Finance Minister Chrystia Freeland’s plan to prop up the Canadian economy through the second wave of the novel coronavirus pandemic includes a temporary top-up to the Canada Child Benefit (CCB), a boost to the wage subsidy and targeted aid for industries that have been especially hard-hit by the pandemic.
The Liberals’ fiscal update — the first spending roadmap the government has provided since the last federal budget in March 2019 — also reiterates that financial assistance to major airlines would come with refunds for cancelled flights, a commitment Transport Minister Marc Garneau made earlier this month.
Supporting the economy until a self-sustaining recovery takes hold will require more spending on aid to individuals and businesses as well as targeted industry and regional help, the government said in its fiscal blueprint on Monday.
Canada Child Benefit top-up and help for veterans
The most significant new aid the Liberals are proposing for individuals would go to families with young children.
The government is pitching a $2.4-billion top-up to the CCB that would provide households with up to $1,200 per child under six in 2021.
The additional support would come in the form of four tax-free payments of $300 for families with a net income of up to $120,000, the government said. Those with incomes above that threshold would receive half as much, or four payments of $150 totalling an extra $600 in aid.
The first installment would come “shortly after the enabling legislation is passed,” according to the documents, with subsequent payments following in April, July and October 2021.
Currently, households with children under the age of six can receive up to $6,765 a year — or $563.75 per month — through the CCB. The additional $300 payments for 2021 would represent an increase of almost 20 per cent over the maximum annual benefit.
Economic data suggests mothers of children under six have been disproportionately affected by the pandemic, having to scale back their work hours or leave their jobs entirely amid child-care and school closures. A recent RBC study, for example, found that more than 20,000 women left the workforce between February and October, with mothers of young children making up two-thirds of that exodus.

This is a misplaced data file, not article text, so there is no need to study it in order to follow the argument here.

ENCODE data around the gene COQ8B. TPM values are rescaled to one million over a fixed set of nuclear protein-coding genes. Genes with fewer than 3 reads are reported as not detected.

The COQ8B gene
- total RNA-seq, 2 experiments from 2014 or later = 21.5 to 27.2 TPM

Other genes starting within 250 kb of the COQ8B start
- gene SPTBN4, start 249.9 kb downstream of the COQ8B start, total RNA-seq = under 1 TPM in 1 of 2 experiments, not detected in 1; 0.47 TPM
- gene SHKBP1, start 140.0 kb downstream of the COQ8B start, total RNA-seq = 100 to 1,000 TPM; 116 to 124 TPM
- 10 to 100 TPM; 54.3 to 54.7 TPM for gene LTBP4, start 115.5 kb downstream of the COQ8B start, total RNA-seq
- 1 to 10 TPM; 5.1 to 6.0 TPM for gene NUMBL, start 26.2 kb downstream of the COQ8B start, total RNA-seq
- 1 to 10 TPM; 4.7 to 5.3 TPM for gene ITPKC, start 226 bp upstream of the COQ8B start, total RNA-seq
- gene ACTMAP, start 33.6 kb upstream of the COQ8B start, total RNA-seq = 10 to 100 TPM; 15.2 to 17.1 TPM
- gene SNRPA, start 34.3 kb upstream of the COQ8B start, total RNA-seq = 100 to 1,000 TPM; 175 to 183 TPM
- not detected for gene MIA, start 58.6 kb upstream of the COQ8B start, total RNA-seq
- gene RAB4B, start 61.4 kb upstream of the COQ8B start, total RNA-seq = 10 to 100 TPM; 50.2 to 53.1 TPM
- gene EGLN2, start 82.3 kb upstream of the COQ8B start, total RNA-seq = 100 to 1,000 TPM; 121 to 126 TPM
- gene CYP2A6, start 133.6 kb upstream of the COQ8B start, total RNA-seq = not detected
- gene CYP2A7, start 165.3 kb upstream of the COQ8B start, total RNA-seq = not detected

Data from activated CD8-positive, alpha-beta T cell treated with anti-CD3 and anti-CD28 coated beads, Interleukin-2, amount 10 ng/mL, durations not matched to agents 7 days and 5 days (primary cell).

The government is also proposing temporary quarterly payments of $300 per child to federal, provincial, territorial and First Nation child protection agencies that care for vulnerable children.
Another initiative to increase support for individuals would see the government giving an additional $600,000 to the Veterans Emergency Fund, which helps veterans, their families and survivors whose well-being is at risk due to an urgent and unexpected situation.
Wage and rent subsidies
The Liberals also envision bringing the rate for the Canada Emergency Wage Subsidy (CEWS), back up to 75 per cent of employee wages for eligible businesses, up from the current maximum rate of 65 per cent.
The additional support is necessary because of “the ferocity of the second wave and its expected economic impact,” the government argued in its fiscal update.
The proposed CEWS increase would kick in on Dec. 20 and extend until March 13, 2021.
But the government is holding off on a similar hike for the federal rent subsidy for businesses. Current rates for the Canada Emergency Rent Subsidy (CERS) will stand until March 13, the documents show.
Ottawa’s revamped version of the commercial rent subsidy currently covers up to 90 per cent of rent and eligible property expenses for businesses that have seen a significant revenue drop due to COVID-19.
Both the wage and the rent subsidy will run until June 2021, the government reiterated.
Support for hard-hit industries and airline refunds
In addition to broad-based cash injections for struggling businesses, the government is also ready to ramp up industry-specific aid to sectors that have proven especially vulnerable to the economic impacts of the pandemic.
One idea is to create a new facility — dubbed the Highly Affected Sectors Credit Availability Program (HASCAP) — to provide cheap, government-backed funding to industries like hospitality, arts and culture and the air sector. The program would give out low-interest loans of up to $1 million over terms of up to 10 years.
There would also be hundreds of millions of dollars in direct and indirect support for anything such as tourism businesses, local TV and radio stations, the arts, regional air transportation and airports.
There was little mention of what the Liberals have in mind to help major Canadian airlines, but the fiscal update did say the government will “ensure” Canadians are refunded for cancelled flights as part of any process to channel financial aid to the biggest carriers.
The Liberals are working on a long-awaited bailout package for the airline industry, which has seen revenues plunge due to travel restrictions and customer anxieties about contagion on planes.
Garneau said in early November that airlines would have to refund the cost of flights cancelled due to COVID-19 in order to access the aid.